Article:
Ryijy Weaving Workshop (June 2024)
Finnish American Folk School

Ryijy Weaving Workshop (June 2024)

Regular price $250.00

Monday-Friday, June 17-21, 2024
10am-4pm EDT
(Studio access for loom warping Sat-Sun June 15-16)
Instructor: Lisa Wiitala
Class fee: $250
Materials fee: $50*
Registration closes June 8 or when sold out

Learn how to weave a Finnish ryijy rug! With their plush, textured surface made from tufts of yarn, they’re as enjoyable to touch as they are to view. Students will use the traditional loom-woven method to create an approximately 12” square sample of their own design for use as a wall hanging. Topics covered will include design patterns, preparation of materials, color blending, knotting methods, edge treatment and finishing techniques. *Students may use their own yarns or choose from a specifically allocated selection available in the studio for an additional fee of $50. Please bring scissors and reading glasses if you use them. 

This class is open to adult students who can independently warp a floor loom before the class begins. If you have not warped a loom before, or need a refresher, consider taking our Well Dressed Loom workshop on Saturday May 4. The looms used during the ryijy workshop will be made available to registered students on the weekend before the workshop so that you may wind your warp and dress your loom. All students should be ready to begin weaving on Monday morning. Please contact us with questions about preparing for this workshop.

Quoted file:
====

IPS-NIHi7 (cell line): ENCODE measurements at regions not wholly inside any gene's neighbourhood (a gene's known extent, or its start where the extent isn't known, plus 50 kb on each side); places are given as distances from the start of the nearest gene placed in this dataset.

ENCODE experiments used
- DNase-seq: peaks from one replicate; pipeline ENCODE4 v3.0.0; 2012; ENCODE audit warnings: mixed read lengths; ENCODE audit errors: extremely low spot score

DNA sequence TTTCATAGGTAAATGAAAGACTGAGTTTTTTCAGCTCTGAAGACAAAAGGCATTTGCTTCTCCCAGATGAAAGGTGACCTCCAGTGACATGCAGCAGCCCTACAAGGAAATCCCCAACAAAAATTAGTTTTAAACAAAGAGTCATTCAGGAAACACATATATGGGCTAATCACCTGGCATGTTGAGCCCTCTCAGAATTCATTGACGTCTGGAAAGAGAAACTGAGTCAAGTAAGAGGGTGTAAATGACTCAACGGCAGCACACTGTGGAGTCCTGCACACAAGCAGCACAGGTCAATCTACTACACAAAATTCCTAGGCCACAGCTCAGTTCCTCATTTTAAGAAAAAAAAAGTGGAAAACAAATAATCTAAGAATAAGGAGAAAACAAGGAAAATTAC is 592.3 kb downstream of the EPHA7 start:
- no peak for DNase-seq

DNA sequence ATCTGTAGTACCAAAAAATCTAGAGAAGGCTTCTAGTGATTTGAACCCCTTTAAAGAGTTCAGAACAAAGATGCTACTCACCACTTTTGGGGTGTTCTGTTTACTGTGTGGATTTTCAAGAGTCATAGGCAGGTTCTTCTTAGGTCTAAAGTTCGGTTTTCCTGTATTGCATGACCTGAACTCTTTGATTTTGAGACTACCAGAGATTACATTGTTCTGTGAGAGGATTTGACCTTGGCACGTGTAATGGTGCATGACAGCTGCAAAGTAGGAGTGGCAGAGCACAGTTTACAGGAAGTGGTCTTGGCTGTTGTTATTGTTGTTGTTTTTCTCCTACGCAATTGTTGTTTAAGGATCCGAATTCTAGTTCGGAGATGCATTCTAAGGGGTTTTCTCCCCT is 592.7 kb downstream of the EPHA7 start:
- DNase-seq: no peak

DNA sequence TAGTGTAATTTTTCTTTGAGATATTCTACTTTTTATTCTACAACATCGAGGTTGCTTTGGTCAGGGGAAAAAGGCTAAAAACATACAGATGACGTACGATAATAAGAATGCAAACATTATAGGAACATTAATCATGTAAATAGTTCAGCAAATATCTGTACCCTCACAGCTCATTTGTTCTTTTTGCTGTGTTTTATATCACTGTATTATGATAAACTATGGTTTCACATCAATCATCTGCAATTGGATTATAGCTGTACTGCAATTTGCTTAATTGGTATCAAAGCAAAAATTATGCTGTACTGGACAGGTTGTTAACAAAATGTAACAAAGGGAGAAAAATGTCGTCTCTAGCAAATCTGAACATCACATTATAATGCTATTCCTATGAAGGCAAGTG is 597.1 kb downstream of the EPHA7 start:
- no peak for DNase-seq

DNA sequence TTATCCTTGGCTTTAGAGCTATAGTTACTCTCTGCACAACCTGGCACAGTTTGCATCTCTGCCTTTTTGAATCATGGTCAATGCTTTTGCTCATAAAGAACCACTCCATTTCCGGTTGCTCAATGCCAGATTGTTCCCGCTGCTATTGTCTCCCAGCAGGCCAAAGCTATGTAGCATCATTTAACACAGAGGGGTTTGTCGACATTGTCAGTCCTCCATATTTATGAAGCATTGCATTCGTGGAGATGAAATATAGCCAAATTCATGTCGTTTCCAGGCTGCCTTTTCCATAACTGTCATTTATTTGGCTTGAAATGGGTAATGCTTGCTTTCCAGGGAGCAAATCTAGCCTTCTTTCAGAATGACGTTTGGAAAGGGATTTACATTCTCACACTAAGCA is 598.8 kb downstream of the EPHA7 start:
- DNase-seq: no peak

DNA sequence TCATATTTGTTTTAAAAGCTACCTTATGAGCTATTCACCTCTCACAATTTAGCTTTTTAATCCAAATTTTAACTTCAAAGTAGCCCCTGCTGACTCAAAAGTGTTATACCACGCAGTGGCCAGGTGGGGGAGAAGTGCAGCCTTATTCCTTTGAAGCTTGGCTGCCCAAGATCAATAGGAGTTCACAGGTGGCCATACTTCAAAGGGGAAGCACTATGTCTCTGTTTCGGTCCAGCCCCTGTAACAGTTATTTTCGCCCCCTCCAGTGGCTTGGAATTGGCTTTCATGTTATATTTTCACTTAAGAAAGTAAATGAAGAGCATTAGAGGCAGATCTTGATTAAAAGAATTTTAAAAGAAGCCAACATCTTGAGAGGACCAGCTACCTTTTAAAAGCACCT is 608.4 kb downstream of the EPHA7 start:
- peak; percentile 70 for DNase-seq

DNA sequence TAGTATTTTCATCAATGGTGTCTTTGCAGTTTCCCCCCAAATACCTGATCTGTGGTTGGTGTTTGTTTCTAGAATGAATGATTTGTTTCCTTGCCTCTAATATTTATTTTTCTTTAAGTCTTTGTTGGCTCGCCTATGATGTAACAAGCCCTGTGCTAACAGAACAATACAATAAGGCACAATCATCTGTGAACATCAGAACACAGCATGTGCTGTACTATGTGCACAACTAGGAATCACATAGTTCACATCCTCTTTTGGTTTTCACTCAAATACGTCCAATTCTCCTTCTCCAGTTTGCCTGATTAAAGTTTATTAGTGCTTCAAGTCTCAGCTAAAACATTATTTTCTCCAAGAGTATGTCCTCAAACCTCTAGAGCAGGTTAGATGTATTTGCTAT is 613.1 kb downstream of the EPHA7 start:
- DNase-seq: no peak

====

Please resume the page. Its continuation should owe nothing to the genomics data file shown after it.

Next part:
The ryijy goes back centuries. First used as sleeping covers by Vikings and sailors, the earliest were made from plain, undyed wool. Later, they entered homes as bed covers and rugs, often woven to commemorate weddings. As wool became more widely available, they grew in popularity. By the 1900s, rigid design patterns were replaced by more abstract designs as well as a greater variety of yarns, turning them into textile art most often used as wall hangings today.

With a BA in biological sciences and an MA in secondary education, Lisa Wiitala taught high school science for many years before taking up weaving. As a fourth generation Finnish American, she was inspired to learn after acquiring her grandmother’s old floor loom. In keeping with her family history, her initial focus was rag rugs, later making the shift to ryijy. She has demonstrated for events including Heikinpäivä, FinnFest USA, and the Milwaukee Art Museum’s Scandinavia Day, and has studied advanced ryijy design and weaving in Finland.

More from this collection